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Air Force Experimental Satellite is referred to as the "largest unmanned structure in space"



The DSX satellite collects data used to study the radiation environment in space.

WASHINGTON – An air force satellite spanning nearly the length of a football field was successfully deployed at the Air Force Research Laboratory on July 12

AFRL's Demonstration and Science Experiments (DSX) will gather data to study the radiation environment used in space. DSX was the largest of the 24 satellites to launch a SpaceX Falcon Heavy missile on June 25 from Cape Canaveral, Florida. The vehicle delivered 24 satellites in four different orbits.

DSX was developed and built by the AFRL Space Agency at Kirtland Air Force Base, New Mexico.

Col. Eric Felt, Director of the Spacecraft Directorate, said the satellite is conducting new research to "improve understanding of Van Allen radiation belts and their effects on spacecraft components." In a press release, Felt said DSX will conduct on-orbit experiments for at least a year.

"The Air Force is interested in operating satellites in the region where the DSX collects data," said James McCollough, DSX chief investigator. This experiment will help to study the environment, he explained. "This is a region where very low frequency radio waves interact strongly with electrons that are dangerous to spacecraft." DSX can actively send VLF signals to study their influence on the population of electrons, he said. "This will allow for a deeper understanding of a key process that governs the radiation environment."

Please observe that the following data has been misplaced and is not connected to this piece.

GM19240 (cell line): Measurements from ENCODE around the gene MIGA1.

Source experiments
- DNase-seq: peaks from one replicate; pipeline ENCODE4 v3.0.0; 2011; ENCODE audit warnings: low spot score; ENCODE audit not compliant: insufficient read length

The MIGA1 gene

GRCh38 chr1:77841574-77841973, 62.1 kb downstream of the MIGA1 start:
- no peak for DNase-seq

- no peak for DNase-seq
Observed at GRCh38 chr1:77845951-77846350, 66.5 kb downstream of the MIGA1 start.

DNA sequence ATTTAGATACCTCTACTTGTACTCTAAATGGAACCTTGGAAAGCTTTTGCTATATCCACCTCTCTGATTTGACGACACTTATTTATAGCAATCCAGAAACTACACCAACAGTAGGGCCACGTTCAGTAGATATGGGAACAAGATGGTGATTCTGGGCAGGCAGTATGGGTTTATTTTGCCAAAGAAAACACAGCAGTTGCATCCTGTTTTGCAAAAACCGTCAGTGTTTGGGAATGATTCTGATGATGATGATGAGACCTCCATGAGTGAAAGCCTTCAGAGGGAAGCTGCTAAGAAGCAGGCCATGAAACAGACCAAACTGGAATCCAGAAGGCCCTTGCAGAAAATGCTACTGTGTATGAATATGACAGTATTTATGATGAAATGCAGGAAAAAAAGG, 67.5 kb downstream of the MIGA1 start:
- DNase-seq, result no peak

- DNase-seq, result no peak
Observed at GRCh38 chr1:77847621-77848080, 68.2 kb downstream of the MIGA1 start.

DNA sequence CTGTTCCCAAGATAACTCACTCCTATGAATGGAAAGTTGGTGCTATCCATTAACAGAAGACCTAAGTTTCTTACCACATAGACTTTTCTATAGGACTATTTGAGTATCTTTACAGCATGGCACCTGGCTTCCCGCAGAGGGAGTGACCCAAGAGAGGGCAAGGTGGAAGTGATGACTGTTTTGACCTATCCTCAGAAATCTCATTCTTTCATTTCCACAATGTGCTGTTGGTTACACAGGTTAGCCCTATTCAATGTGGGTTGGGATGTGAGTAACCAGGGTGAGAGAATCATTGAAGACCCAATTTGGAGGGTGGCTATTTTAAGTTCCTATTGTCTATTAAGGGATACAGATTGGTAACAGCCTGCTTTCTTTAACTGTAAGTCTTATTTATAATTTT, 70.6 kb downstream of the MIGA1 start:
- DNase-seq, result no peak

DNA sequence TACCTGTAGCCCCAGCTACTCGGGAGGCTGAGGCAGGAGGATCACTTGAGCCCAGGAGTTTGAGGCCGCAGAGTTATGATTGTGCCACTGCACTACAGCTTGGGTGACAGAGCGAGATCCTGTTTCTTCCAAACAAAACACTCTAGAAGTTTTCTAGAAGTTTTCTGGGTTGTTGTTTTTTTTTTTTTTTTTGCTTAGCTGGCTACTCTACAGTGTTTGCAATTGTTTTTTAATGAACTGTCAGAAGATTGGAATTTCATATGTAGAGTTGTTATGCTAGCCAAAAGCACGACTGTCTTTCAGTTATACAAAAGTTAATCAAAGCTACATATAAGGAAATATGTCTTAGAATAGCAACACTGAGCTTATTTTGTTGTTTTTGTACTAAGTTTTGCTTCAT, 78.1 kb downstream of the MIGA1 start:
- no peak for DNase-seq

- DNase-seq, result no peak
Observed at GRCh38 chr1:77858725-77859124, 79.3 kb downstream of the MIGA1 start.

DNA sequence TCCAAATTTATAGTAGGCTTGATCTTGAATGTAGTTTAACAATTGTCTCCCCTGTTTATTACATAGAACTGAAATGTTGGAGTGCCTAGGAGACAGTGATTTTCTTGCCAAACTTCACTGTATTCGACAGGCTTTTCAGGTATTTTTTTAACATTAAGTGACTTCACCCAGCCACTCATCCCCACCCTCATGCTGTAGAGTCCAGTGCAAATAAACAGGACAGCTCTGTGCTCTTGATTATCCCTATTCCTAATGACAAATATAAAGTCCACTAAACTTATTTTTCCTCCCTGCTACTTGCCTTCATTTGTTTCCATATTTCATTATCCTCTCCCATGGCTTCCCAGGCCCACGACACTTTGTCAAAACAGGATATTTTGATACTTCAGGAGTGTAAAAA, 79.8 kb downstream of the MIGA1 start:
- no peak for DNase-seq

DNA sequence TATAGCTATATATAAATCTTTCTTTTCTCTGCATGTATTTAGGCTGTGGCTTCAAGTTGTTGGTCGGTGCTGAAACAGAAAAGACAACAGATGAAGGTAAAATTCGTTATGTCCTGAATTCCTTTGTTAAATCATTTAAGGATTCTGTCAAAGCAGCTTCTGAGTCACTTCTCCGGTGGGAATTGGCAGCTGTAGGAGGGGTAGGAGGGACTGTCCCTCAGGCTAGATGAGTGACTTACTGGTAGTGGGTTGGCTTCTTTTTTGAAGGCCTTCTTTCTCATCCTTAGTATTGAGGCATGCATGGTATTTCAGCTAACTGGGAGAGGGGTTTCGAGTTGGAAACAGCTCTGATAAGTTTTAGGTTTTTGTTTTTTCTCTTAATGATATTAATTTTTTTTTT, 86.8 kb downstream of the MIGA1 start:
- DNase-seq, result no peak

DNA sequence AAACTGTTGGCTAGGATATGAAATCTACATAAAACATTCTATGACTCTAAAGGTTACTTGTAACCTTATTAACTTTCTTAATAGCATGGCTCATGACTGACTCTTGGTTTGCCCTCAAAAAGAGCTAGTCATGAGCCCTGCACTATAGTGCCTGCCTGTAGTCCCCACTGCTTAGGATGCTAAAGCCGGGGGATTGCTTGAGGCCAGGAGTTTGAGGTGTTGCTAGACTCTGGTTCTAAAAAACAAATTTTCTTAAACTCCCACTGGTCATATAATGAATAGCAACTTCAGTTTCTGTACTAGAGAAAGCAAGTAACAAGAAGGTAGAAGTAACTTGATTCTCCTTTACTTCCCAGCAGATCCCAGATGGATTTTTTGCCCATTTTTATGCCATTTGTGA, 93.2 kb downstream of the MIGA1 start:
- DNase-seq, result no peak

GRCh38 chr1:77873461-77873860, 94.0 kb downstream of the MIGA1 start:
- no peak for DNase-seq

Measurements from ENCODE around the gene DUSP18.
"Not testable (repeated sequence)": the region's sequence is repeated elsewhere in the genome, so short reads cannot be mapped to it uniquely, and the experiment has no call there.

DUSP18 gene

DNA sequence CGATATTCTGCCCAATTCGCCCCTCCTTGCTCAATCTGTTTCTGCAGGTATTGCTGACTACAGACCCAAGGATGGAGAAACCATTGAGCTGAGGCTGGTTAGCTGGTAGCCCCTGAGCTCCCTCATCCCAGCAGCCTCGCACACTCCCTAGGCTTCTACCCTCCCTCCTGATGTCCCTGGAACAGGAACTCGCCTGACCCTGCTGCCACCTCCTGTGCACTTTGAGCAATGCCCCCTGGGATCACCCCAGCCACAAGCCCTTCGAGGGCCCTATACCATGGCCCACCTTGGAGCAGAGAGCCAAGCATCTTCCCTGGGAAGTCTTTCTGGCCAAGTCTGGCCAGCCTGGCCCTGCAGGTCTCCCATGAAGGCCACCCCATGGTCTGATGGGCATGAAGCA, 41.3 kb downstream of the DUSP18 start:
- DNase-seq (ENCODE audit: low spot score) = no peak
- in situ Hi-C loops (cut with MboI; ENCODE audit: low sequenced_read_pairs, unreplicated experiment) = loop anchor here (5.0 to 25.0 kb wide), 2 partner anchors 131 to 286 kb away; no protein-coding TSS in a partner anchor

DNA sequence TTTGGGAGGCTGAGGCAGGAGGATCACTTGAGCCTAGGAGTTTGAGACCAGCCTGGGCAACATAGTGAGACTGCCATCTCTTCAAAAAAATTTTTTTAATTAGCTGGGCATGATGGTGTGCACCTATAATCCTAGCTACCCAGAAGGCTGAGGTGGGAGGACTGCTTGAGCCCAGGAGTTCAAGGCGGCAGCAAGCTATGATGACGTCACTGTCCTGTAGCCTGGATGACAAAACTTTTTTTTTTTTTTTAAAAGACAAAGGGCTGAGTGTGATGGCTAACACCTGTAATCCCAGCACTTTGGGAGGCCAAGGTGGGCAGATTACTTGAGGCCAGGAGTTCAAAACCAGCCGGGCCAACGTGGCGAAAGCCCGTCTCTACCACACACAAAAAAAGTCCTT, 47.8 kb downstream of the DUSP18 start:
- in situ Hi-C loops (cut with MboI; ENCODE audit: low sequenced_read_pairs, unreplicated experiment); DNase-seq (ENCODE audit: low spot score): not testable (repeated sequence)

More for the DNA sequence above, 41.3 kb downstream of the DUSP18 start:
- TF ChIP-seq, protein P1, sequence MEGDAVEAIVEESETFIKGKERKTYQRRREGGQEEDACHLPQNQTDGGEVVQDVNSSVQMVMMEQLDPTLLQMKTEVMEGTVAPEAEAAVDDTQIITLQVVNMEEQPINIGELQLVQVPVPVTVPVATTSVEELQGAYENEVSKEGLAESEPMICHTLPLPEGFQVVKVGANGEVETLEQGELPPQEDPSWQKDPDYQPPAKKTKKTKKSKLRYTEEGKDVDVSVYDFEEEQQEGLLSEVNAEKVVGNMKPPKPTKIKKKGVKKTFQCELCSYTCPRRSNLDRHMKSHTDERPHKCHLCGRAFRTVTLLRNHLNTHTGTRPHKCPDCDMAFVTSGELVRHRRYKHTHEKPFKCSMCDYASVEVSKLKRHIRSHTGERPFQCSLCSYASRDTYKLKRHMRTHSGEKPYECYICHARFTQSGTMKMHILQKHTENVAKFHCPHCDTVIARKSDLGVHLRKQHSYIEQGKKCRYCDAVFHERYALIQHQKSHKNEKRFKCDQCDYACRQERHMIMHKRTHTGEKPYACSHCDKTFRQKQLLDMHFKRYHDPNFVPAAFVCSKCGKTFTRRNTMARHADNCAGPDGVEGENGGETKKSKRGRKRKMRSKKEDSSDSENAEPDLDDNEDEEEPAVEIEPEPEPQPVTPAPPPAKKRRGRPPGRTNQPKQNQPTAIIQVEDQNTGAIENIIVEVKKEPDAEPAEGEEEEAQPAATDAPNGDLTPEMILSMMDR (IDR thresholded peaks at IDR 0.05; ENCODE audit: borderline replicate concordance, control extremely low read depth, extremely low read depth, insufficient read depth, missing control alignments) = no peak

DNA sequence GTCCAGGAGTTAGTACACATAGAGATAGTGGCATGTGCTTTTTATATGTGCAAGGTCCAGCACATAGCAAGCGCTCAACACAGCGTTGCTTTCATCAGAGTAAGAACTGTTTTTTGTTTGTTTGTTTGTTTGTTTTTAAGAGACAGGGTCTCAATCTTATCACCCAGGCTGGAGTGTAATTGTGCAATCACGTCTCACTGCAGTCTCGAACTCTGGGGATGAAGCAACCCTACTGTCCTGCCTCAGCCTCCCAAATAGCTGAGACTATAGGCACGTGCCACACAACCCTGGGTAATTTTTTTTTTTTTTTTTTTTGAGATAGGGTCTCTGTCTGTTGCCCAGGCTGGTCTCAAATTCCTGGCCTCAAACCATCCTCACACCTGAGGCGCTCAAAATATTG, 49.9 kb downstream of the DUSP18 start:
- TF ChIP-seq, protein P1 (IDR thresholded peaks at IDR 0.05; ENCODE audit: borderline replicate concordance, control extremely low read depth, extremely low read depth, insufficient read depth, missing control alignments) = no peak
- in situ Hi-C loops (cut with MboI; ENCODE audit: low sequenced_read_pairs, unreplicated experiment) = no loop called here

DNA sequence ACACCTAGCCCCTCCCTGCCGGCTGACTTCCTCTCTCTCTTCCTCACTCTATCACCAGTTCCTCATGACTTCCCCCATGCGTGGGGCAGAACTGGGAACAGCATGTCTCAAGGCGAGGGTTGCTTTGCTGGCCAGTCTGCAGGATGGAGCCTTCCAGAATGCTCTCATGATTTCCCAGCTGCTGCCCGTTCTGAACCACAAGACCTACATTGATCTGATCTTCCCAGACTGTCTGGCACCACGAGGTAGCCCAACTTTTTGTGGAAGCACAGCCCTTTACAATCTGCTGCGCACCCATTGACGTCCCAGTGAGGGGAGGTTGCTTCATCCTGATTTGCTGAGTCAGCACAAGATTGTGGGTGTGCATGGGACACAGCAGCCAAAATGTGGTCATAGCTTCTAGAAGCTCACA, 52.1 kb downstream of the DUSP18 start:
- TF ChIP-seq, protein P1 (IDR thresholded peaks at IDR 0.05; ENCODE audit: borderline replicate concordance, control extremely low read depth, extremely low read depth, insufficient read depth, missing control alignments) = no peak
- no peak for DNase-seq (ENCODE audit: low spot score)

Lt. Colonel James Caldwell, DSX mission director, said the satellite is currently in "takeoff and early operation," where an operations team is working with scientists and engineers to test different satellite components, deploy the antenna arms, and prepare the data collection in the van Allen-Strahlungsgürtel , On July 1

2, the longer pair of 80-meter antenna outriggers (approximately 262 feet) was successfully used as the largest unmanned structure in space, said Jeffrey Christmas, DSX program manager. He explained that the long antenna allows DSX to send the VLF radio waves used in experiments.

According to Felt, AFRL plans to make the results of research available to the public via its website and its social media platforms.


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